Now, it is to this conversation that the incident known as the transfiguration is linked by all the evangelists who relate it -- the first three. It was six days after (or, as Luke says, eight days after) this conversation that Jesus went up Mount Hermon for the sake of retirement and prayer. Plainly He was aware that the great crisis of His life had come. The time had come when He must cease teaching, and face His destiny. He had made upon His disciples an impression which would be indelible. With deliberation they had accepted Him as the Messiah; the Church was founded; His work, so far as His teaching went, was accomplished. It remained that He should die. To consecrate Himself to this hard necessity, He retired to the solitude of Mount Hermon. We start, then, from the wrong point of view, if we suppose that Jesus climbed Hermon in order to enjoy spiritual ecstasy, or exhibit His glory to those three men. Ecstasy of this kind must come unsought; and the way to it lies through conflict, humiliation, self-mastery. It was not simply to pray that Jesus retired; it was to engage in the great conflict of His life. And because He felt, Himself so much in need of kindness and support, He took with Him the three companions He could most depend upon. They were loyal friends; and their very presence was a strength to Him. So human was Jesus, and now so heavily burdened, that the devotedness of these three plain men -- the sound of their voices, the touch of their hands as they clambered the hill together, gave Him strength and courage. Let no one be ashamed to lean upon the affection of his fellow-men. Let us, also, reverently, and with sympathy, accompany our Lord and witness, and endeavour to understand, the conflict in which He now engaged. It has been suggested that the transfiguration may best be understood as a temptation. Undoubtedly there must have been temptation in the experience of Jesus at this crisis. It was for the purpose of finally consecrating Himself to death, with all its painful accompaniments, that He now retired. But the very difficulty of this act of consecration consisted just in this: that He might, if He pleased, avoid death. It was because Peter's words, "This be far from Thee," touched a deep chord in His own spirit, and strengthened that within Himself which made Him tremble and wish that God's will could in any other wise be accomplished -- it was this which caused Him so sharply and suddenly to rebuke Peter. Peter's words penetrated to what was lurking near at hand as His normal temptation. We may very readily underrate the trial and temptation of Christ, and thus have only a formal, not a real, esteem for His manhood. We always underrate it when we do not fully apprehend His human nature, and believe that He was tempted in all points as we are. But, on the other hand, we underrate it if we forget that His position was wholly different from ours. That Jesus had abundant nerve and courage no reader of the Gospels can, of course, doubt. He was calm in the midst of a storm which terrified experienced boat-men; in riots that threatened His life, in the hands of soldiers striving to torment Him and break Him down, in the presence of judges and enemies, He maintained a dignity which only the highest courage could maintain. That such a Person should have quailed at the prospect of physical suffering, which thousands of men and women have voluntarily and calmly faced, is simply impossible to believe. Neither was it entirely His perception of the spiritual significance of death which made it to Him a far more painful prospect than to any other. Certainly this clear perception of the meaning of death did add immensely to its terrors; but if we are even to begin to understand His trial, and begin is all we can do -- we must bear in mind what Peter had just confessed, and what Jesus Himself knew -- that He was the Christ. It was this which made the difference. Socrates could toss off the poison as unmoved as if it had been a sleeping-draught, because he was dying for himself alone. Jesus could only with trembling take into His hand the fatal cup, because He knew that He was standing for all men. If He failed, all failed. Everything hung upon Him. The general who spends the whole night pacing his tent, debating the chances of battle on the morrow, is not tormented with the thought of his own private fate, but with the possibilities of disaster to his men and to his country, if his design or his skill should at any moment of the battle fail. Jesus was human; and we deny His humanity, and fail to give Him the honour due to it, if we do not recognise the difficulty which He must always have felt in believing that His single act could save the world, and the burden of responsibility which must have weighed upon Him when He realised that it was by the Spirit He maintained in life and in death, that God meant to bless all men. It was because He knew Himself to be the Christ, and because every man depended upon Him as the Christ, and because, therefore, the whole blessing God meant for the world depended upon His maintaining faith in God through the most trying circumstances -- it was because of this that He trembled lest all should end in failure. It was this which drove Him, again, and again, and again to the hills to spend all night in prayer, in laying His burden upon the only Strength that could bear it.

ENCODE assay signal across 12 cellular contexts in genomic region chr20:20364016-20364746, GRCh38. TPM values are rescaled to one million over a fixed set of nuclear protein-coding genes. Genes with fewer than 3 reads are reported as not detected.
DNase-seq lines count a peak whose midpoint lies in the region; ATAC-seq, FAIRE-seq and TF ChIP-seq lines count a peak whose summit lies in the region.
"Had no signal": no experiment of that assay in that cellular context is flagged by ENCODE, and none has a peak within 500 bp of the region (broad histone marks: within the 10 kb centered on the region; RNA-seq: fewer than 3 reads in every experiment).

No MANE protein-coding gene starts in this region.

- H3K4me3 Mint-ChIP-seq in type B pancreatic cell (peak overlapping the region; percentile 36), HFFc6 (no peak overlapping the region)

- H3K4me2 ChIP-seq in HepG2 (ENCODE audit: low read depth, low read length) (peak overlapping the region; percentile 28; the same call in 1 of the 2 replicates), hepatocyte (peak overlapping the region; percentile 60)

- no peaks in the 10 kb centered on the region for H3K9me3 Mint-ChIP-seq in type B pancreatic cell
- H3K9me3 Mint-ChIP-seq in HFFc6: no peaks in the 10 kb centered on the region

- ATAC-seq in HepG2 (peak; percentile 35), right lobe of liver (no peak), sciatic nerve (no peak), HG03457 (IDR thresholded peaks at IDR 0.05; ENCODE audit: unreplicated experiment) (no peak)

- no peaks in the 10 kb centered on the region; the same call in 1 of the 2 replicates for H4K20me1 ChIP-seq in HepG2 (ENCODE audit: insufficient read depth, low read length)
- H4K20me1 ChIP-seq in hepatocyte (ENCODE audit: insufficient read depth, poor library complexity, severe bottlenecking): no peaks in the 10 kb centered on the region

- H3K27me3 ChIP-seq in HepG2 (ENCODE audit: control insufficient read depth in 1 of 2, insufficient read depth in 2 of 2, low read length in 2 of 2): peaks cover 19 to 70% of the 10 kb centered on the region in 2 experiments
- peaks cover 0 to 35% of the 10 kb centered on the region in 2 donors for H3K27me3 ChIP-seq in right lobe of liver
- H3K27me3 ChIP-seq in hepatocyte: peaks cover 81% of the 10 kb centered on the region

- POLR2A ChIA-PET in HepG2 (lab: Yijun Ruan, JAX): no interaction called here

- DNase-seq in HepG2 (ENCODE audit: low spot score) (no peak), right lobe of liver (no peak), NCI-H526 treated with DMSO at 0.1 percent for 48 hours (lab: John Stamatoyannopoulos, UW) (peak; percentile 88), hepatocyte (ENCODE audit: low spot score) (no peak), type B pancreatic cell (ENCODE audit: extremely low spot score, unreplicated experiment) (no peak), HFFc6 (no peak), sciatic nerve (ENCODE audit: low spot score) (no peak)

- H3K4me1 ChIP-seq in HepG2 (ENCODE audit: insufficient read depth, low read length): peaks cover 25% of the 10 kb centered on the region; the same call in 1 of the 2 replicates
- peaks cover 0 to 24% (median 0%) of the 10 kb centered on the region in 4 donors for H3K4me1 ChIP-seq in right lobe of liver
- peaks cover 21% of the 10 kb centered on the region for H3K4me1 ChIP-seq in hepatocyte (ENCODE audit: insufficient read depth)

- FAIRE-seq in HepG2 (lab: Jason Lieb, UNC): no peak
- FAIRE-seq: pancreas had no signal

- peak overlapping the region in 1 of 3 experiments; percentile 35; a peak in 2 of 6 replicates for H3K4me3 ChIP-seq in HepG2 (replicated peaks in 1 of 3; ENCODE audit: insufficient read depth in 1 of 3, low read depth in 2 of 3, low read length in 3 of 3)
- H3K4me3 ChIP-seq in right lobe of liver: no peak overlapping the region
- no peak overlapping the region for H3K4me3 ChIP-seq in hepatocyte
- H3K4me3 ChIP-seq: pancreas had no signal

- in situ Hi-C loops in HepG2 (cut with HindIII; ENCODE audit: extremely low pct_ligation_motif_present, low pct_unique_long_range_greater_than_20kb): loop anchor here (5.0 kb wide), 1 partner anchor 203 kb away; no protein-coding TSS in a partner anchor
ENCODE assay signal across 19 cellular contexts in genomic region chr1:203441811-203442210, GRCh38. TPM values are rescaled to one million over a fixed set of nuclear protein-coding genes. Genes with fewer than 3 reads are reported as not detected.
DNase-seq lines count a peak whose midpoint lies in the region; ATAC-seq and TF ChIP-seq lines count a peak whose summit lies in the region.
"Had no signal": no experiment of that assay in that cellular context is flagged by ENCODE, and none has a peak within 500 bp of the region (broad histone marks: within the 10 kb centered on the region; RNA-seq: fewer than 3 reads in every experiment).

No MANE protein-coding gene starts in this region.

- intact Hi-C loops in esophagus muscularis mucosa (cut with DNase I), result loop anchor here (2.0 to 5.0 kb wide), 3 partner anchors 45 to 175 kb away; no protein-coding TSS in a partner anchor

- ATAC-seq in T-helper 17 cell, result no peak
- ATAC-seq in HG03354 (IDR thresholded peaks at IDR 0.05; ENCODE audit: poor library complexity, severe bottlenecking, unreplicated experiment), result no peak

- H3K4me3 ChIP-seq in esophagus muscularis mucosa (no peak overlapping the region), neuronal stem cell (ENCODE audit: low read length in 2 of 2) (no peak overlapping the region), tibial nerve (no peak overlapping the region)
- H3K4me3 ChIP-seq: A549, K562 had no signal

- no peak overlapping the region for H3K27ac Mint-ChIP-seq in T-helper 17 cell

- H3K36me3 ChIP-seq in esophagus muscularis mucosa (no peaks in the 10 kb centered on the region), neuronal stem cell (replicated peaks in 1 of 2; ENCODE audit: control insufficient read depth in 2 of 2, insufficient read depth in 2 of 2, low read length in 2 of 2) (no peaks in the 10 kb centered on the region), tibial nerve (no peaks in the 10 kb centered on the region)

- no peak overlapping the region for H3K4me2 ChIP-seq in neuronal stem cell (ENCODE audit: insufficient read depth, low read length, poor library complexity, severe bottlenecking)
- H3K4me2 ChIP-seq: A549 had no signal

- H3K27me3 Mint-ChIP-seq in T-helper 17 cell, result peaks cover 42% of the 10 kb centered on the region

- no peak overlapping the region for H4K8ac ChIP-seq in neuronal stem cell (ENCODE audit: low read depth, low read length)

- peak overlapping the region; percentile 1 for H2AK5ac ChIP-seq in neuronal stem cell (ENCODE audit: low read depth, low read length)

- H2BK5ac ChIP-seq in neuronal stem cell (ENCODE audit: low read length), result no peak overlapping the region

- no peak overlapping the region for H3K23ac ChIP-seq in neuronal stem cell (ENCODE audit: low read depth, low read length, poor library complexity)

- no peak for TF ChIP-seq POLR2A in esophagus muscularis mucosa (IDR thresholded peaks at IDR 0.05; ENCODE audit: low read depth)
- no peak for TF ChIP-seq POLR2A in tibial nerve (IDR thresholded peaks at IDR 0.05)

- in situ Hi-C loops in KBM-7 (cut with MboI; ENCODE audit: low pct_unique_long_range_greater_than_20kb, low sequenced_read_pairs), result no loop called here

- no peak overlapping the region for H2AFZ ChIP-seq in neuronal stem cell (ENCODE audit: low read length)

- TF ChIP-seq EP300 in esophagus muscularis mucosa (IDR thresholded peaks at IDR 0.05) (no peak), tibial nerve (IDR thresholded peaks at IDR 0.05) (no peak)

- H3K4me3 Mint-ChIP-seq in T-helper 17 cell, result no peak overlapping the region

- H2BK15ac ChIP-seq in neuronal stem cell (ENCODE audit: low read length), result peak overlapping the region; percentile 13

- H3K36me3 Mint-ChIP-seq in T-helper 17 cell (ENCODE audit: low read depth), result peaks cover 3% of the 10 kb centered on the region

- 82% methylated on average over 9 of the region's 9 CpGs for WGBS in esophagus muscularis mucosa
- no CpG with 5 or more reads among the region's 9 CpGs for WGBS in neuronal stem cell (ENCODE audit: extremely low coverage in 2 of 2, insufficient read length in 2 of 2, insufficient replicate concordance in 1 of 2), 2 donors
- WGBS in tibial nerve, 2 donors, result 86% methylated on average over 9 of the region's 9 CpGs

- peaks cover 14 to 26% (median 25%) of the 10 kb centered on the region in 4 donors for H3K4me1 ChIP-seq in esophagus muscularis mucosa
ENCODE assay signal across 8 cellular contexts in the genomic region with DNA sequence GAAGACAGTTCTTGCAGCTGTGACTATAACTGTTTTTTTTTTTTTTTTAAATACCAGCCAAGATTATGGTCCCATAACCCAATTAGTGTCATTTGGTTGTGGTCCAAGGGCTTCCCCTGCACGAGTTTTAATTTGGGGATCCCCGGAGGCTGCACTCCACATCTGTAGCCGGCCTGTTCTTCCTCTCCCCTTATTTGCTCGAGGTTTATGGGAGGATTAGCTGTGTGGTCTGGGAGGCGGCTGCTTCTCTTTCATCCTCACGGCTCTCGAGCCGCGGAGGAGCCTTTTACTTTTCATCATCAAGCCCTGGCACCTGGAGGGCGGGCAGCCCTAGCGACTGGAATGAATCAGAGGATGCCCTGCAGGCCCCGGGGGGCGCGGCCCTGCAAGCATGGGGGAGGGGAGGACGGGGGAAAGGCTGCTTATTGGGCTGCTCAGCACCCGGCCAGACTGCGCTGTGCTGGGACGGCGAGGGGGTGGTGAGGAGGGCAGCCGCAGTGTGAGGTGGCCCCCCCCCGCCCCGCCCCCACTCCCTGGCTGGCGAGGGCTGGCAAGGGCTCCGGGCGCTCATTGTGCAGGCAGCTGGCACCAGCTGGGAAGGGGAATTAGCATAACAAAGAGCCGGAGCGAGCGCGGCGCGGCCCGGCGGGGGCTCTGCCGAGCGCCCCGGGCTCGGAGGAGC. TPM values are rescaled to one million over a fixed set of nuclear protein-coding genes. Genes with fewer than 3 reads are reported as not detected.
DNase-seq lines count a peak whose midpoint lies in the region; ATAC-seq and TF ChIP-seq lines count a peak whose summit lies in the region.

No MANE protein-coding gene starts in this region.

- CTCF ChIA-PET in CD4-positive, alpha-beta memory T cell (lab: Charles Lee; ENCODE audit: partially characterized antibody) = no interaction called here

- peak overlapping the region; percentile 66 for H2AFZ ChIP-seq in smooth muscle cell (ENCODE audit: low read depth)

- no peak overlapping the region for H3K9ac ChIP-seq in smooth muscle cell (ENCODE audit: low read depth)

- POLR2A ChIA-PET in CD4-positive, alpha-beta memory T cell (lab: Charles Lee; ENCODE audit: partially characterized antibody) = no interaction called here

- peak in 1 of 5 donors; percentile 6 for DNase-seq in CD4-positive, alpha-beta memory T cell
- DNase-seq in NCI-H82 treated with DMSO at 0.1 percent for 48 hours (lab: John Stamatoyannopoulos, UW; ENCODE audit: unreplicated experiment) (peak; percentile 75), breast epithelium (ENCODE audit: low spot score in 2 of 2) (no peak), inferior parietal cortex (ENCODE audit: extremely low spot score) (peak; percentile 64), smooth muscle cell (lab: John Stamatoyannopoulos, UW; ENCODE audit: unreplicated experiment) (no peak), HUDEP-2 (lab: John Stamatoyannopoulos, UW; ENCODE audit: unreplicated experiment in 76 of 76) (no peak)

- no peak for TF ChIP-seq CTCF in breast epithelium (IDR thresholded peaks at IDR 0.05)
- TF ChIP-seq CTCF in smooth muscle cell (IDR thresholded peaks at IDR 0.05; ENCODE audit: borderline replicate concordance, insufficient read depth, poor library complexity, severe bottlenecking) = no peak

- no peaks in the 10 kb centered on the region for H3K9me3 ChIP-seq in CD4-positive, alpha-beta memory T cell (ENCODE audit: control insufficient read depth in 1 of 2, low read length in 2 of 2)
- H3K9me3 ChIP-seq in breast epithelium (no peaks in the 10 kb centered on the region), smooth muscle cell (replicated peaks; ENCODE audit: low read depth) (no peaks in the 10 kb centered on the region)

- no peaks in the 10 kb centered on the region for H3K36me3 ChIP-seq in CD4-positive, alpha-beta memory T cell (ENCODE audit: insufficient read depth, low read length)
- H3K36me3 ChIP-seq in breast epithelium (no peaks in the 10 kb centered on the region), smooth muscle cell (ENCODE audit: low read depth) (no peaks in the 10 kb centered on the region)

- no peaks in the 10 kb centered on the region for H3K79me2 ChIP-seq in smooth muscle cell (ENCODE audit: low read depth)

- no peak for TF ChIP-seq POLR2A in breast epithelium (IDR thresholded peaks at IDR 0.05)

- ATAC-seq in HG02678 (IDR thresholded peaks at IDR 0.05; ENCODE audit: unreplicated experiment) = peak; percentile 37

But in retiring in order, with deliberation, finally to dedicate Himself to death, this temptation must of necessity appear in all its strength. It is only in presence of all that can induce Him to another course that He can resolve upon the God-appointed way. As He prays two figures necessarily rise before Him, and intensify the temptation. Moses and Elias were God's greatest servants in the past, and neither of them had passed to glory through so severe an ordeal. Moses, with eye undimmed and strength unabated, was taken from earth by a departure so easy that it was said to be "by the kiss of God." Elijah, instead of removal by death, ascended to his rest in a chariot of fire. Was it not possible that as easy an exodus might befit Him? Might not this ignominious death He looked forward to make it impossible for the people to believe in Him? How could they rank Him with those old prophets whom God had dealt with so differently and so plainly honoured? Would people not almost necessarily accept the death of the cross as proof that He was abandoned? Nay, did not their sacred books justify them in considering Him accursed of God? Was He correct in His interpretation of the Scriptures -- an interpretation which led Him to believe that the Messiah must suffer and die, but which none of His friends admitted, and none of the authorities and skilled interpreters in His country admitted? Was it not, after all, possible that His kingdom might be established by other means? We can see but a small part of the force of these temptations, but If the presence of those august figures intensified the normal temptation of this period, their presence was also a very effectual aid against this temptation. In their presence His anticipated end could no longer be called death; rather the departure, or, as the narrative says, the Exodus. The eternal will and mighty hand which had guided and upheld Moses when he bore the responsibility and toil of emancipating a host of slaves from the most powerful of rulers would uphold Jesus in the infinitely weightier responsibilities which now lay upon Him. Elijah, also, at a crisis of his people's history, had stood alone against all the might and malignity of Jezebel and the priests of Baal; alone, and with death staring him in the face, he confessed God, and, by his single-handed victory, wrought deliverance for the whole people. Their combined voice, therefore, says to Jesus, "Banish all fear; look forward to your decease at Jerusalem as about to effect an immeasurably grander deliverance than that which gave freedom to your people. Do not shrink from trusting that the sacrifice of One can open up a source of blessing to all. Steadfast submission to God's will is ever the path to glory."